Muswell Hill has always been pleasantly rural, but it was only until the later part of the 19th century. Its geographical features—the clay-like soil, the wooded area, and the hilly appearance—have been a major factor in why roads and other paths to progress have been hard to expand in this area. There simply are too many obstacles to ensure the steady development of roads and routes.
Take a look at Muswell Hill through the ages—from the Roman era to the modern age, it just simply refused to become a part of any colony without putting up a fight.
It was the Romans who first established a presence in Muswell Hill. Evidence has been dug up; pieces of Roman pottery that were found in a kiln had been excavated as well as 694 pieces of coins. These were discovered in 1928 in Cranley Gardens, where a Roman pot was also unearthed.
How Muswell got its name
The name ‘Muswell’ had its origins when, allegedly, a ‘mossy well’ was found on the settlement. This well wasn’t of particular importance because it lent its name to Muswell; it was important because it was said to have healing properties. This was why the Augustinian Priory of St. Mary, Clerkenwell was built on the site.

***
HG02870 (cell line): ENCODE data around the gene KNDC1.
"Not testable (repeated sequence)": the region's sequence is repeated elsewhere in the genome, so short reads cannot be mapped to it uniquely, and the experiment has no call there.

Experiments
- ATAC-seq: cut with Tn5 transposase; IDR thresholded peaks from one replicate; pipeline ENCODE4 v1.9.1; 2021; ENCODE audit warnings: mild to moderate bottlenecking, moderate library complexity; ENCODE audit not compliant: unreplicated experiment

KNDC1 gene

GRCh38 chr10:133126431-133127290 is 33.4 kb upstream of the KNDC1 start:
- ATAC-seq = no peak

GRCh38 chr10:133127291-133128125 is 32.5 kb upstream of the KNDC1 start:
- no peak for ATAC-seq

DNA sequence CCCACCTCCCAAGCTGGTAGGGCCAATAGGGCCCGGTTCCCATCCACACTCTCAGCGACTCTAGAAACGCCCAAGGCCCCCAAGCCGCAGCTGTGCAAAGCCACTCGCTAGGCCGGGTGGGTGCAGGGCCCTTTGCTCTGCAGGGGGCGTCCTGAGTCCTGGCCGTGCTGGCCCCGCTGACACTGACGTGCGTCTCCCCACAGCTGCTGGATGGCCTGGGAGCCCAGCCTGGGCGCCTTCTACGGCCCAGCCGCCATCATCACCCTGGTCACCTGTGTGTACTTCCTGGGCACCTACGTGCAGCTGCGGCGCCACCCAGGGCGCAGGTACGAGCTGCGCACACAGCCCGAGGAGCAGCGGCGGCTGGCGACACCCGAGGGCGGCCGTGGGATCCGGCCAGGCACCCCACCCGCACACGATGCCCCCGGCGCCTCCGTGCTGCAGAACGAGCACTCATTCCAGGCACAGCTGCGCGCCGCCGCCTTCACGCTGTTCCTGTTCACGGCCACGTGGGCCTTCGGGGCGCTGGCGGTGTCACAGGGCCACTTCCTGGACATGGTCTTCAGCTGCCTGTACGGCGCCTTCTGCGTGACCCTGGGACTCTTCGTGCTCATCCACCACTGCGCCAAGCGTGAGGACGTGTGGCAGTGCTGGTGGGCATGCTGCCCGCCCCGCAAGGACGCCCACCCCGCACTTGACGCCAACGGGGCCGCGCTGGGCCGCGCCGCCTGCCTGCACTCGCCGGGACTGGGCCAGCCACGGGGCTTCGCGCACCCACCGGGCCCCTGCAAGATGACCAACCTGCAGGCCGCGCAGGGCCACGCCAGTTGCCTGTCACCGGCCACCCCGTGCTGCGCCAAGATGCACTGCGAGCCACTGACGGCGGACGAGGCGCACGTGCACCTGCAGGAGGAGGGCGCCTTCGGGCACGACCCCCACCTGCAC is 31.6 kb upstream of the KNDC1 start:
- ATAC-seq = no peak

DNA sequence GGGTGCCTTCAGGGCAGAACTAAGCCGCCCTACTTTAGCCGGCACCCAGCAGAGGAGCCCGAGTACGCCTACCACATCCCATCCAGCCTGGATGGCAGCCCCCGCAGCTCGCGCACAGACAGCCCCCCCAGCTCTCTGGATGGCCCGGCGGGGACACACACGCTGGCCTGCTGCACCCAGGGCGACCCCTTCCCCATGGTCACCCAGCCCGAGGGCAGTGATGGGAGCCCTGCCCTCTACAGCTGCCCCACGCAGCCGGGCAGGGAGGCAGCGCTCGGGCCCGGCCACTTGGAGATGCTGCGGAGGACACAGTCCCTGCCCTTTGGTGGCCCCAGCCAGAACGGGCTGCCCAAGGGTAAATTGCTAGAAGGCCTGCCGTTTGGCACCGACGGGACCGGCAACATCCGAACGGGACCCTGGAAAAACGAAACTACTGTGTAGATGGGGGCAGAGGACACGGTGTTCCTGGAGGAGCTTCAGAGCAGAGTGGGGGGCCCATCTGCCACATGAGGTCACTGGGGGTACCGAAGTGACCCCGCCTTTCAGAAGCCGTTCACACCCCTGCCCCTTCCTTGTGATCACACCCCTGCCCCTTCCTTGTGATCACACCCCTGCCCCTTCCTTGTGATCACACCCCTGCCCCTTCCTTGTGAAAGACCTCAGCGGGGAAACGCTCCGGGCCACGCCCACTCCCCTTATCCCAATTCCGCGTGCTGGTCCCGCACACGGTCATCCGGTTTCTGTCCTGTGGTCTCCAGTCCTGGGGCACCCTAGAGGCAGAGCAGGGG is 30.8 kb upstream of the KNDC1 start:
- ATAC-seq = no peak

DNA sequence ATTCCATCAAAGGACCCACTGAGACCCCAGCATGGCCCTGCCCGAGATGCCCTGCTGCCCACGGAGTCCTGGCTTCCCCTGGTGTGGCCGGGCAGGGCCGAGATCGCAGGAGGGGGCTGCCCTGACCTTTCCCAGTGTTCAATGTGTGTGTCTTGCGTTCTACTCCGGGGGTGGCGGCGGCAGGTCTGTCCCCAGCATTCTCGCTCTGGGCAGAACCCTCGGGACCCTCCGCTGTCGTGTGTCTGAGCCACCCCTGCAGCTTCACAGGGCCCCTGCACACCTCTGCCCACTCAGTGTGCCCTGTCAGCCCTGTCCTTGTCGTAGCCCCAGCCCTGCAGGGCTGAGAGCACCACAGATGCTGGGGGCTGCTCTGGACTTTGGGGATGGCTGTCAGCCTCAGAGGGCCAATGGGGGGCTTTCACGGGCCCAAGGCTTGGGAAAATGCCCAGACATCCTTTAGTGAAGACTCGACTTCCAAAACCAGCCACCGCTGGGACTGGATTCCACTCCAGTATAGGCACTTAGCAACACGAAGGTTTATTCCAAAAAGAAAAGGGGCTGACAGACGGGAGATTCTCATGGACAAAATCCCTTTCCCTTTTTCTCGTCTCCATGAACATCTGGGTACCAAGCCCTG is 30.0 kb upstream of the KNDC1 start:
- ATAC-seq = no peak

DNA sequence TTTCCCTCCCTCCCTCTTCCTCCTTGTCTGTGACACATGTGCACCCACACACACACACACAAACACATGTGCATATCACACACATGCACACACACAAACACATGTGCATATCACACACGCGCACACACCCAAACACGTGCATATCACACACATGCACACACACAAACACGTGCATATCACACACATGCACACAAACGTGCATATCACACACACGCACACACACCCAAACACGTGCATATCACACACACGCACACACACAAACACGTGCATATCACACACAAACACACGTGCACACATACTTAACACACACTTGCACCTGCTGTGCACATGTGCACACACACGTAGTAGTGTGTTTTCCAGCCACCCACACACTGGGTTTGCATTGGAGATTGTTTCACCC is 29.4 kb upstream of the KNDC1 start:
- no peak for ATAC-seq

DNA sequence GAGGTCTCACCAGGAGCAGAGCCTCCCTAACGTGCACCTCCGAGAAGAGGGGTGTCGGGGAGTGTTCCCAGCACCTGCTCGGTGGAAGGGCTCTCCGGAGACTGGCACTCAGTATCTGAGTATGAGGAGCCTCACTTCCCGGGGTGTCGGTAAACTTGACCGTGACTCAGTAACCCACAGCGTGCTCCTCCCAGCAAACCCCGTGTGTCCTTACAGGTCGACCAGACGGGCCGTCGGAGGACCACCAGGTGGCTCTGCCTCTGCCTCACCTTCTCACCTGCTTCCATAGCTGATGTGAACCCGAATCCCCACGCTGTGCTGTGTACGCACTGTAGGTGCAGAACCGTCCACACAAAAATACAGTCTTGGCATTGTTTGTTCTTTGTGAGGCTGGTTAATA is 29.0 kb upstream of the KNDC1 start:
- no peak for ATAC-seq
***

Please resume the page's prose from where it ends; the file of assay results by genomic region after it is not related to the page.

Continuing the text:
A muddy hill
The Romans weren’t able to create anything worthwhile on the site while the most developed structure on the site was a priory. This was thanks to its geographic nature; the problem was that it was too muddy to become anything significant. It was also a poor site to create roads as it just became bogged down in mud.
Finally, a significant development
During Medieval times to the rule of the Tudors, a settlement was finally created here. It turned out to be a very pleasant place in the rural countryside; popular with merchants as well as professionals working in medieval London. Even the Chancellor of the Exchequer, Sir Julius Caesar, lived in a manor here.
A great countryside
It was in the 19th century, when Londoners and UK citizens living in the area finally recognized the area’s worth—as a countryside retreat. While London experienced a boom, Muswell Hill experienced development as a place where these London professionals can kick back and relax.
Muswell Hill ceased to become a pure rural countryside when the developments started rolling in. It was converted because of brick-and-mortar establishments; estates like The Elms, The Limes, and Fortis House soon sprung up and it became a popular place for people.
Today, Muswell Hill has become a populated suburb—one that reaps benefits from its closeness with its surrounding neighbors. History, however, has long ordained the place to be an area of significance, as you can see.